“When they began to become a major factor, I thought it was going to put us out of business,” Tolbert said. “It has peaked in number of titles and market share nationally and even declined in the last two years.”

As Amazon continues its horizontal integration to seemingly affect every aspect of commerce, it’s easy to forget that it started solely as an online book dealer.

“[Amazon is] not as aggressive in [book] pricing now,” Tolbert said. “They see it more as a profit center, not a market builder.”

click to enlarge Pearl the Buffalo has become the symbol for Full Circle’s commitment to Oklahoma. | Photo Jacob Threadgill
  • Pearl the Buffalo has become the symbol for Full Circle’s commitment to Oklahoma. | Photo Jacob Threadgill

Lasting legacy

Tolbert said membership in the American Booksellers Association has increased in each of the last three years, and Full Circle indirectly fostered Midtown’s Commonplace Books.

Commonplace Books owner Ben Nockels came to work at Full Circle with the intention of owning a bookstore, Tolbert said.

“Well, he wasn’t going to own this one, so we gave him council and advice, and eventually, he opened Commonplace earlier this year,” he said. “He’s filling a niche, and that’s what happening in the growth in the business — it’s niche-based.”

Tolbert said that he hasn’t given any thought to a line of succession for Full Circle, only that he’s focused on making it as great as it can be in the immediate future. A new three-year lease on its location begins in January.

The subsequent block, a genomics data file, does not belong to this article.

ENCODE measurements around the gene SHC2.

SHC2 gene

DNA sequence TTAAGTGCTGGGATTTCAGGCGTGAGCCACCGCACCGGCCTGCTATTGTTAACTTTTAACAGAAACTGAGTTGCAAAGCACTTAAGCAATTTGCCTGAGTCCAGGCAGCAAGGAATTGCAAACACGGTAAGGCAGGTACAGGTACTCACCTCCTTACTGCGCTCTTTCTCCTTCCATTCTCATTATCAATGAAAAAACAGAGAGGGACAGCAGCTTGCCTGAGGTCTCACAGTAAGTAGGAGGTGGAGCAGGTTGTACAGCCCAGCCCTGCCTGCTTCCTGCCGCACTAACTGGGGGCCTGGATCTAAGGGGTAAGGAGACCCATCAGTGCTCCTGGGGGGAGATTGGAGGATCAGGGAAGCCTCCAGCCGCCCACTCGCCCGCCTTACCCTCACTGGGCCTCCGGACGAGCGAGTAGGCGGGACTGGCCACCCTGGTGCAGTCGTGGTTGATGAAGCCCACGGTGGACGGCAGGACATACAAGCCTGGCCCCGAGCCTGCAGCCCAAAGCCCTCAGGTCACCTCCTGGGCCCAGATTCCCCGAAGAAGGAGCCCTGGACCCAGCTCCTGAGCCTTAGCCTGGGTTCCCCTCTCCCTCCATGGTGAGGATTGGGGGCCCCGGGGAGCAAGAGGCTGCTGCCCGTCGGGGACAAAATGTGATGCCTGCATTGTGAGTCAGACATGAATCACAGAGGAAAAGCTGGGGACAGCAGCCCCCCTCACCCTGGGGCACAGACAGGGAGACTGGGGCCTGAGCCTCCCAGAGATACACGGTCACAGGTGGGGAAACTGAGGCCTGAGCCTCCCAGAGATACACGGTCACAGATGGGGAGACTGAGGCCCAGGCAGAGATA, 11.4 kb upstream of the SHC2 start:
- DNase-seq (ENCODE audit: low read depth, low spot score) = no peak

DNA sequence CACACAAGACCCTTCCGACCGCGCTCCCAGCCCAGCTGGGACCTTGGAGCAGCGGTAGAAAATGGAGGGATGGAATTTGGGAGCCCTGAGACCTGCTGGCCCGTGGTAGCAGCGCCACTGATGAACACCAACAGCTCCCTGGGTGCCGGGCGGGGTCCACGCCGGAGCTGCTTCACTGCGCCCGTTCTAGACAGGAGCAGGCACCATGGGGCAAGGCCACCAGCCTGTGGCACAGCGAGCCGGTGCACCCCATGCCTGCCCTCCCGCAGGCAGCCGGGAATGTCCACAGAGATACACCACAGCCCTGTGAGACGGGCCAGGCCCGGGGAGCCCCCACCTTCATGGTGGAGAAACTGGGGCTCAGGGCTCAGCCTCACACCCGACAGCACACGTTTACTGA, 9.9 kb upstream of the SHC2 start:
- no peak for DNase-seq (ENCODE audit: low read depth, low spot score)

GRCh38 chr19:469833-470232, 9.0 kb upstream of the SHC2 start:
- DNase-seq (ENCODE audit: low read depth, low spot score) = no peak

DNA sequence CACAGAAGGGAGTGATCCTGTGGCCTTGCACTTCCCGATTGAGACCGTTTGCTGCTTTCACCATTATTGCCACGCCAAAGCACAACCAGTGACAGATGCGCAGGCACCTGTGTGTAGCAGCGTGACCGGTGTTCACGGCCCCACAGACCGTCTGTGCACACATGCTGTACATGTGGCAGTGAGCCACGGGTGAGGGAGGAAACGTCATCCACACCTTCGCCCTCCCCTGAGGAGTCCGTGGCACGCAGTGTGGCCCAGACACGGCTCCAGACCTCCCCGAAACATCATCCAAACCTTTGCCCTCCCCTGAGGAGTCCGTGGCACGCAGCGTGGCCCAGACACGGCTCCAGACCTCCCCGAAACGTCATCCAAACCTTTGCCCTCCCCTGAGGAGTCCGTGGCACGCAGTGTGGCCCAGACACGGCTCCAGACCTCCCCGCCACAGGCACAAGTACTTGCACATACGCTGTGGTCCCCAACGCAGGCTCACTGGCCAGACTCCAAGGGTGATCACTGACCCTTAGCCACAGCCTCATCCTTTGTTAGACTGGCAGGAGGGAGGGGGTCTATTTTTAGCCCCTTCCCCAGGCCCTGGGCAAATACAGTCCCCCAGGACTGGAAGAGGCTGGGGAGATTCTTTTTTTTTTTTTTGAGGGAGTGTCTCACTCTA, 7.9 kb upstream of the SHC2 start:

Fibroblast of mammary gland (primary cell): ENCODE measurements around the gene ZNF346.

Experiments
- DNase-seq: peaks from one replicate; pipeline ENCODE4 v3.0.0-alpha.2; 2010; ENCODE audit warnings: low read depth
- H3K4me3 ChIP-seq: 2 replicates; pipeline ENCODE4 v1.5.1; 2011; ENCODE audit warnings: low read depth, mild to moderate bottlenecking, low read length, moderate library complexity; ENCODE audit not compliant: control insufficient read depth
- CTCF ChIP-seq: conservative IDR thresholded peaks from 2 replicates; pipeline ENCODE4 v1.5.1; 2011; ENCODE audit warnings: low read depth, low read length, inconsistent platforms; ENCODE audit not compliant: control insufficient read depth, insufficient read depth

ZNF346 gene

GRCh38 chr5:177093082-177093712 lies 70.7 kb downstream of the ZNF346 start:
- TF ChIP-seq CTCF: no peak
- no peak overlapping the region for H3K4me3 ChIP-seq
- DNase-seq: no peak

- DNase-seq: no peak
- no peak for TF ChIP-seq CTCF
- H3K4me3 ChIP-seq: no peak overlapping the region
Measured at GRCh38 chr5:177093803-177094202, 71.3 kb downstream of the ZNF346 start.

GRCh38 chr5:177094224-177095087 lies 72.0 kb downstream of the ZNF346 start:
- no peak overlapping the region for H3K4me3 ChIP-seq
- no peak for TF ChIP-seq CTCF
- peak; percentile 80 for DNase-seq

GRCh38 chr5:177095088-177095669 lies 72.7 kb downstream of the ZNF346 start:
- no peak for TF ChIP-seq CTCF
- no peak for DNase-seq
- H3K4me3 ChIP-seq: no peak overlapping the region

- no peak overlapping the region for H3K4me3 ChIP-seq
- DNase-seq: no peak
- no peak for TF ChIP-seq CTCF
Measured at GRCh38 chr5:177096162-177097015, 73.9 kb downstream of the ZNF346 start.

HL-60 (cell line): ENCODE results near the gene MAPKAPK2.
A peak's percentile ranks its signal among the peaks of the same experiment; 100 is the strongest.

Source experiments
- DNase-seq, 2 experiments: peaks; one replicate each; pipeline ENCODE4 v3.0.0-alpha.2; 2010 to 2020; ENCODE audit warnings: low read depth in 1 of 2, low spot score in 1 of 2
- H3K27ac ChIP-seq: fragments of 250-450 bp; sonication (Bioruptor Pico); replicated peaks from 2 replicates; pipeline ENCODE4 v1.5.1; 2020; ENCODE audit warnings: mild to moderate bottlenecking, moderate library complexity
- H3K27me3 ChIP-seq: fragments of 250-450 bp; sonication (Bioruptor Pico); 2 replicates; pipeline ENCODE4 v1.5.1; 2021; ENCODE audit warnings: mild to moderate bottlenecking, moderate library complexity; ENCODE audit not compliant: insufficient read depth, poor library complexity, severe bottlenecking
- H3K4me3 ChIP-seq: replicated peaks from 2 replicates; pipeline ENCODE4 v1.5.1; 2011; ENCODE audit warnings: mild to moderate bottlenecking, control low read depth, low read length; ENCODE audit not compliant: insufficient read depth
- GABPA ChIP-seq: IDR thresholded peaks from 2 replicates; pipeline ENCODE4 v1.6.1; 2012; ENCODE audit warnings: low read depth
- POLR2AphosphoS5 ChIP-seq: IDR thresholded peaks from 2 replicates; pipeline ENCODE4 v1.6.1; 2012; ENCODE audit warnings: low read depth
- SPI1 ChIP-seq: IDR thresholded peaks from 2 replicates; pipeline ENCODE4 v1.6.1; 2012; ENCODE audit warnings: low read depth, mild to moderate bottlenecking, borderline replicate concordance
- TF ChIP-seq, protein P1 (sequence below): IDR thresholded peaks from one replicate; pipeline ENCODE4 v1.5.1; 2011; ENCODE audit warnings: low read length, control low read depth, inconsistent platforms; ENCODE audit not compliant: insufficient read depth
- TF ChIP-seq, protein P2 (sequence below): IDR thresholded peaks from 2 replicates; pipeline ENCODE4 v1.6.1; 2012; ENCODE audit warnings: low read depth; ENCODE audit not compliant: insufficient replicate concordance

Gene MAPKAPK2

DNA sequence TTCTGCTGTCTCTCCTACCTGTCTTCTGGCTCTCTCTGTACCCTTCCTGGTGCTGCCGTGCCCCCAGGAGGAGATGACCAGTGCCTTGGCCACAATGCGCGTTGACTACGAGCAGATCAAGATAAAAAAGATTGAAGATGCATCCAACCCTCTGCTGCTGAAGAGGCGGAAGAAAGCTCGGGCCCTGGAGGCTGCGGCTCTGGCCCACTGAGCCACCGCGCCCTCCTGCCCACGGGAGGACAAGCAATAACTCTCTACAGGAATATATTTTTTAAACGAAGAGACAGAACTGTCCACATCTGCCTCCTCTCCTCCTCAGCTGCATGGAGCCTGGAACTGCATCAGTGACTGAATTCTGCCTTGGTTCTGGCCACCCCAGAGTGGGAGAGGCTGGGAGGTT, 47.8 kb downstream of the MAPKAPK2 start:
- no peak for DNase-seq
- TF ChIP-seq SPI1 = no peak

In addition to Full Circle, Tolbert has been heavily involved in develoment in Bricktown since the 1980s and was one of the leaders of the Myriad Botanical Gardens project, which continues today with upcoming Scissortail Park. Tolbert’s civic leadership led to an unsuccessful run for mayor in 2004, losing to Mick Cornett.

He credited Cornett with the vision that primed Oklahoma City to host the New Orleans Hornets post-Hurricane Katrina, which laid the groundwork for the arrival of the Oklahoma City Thunder.

“I don’t think I could’ve done those things because I didn’t have that insight and those contacts,” Tolbert said of Cornett. “It was the first time I realized that Mick was doing a better job than I would have, and there have been a few other times since then too.”

Just as the artist-designed fiberglass Buffalo named Pearl stands guard outside Full Circle, Tolbert is proud his bookstore has provided a place for Oklahomans to take self-effacing pride while also showing that Oklahoma City is more than cowboy hats and rodeos.

“She is the symbol of our interest in Oklahoma City and Oklahoma,” Tolbert said. “Having a bookstore and role in the community has been very special for me.”

Print headline: Storm-weathered; In its 40th year, Full Circle Bookstore is thriving in the ever-changing book industry.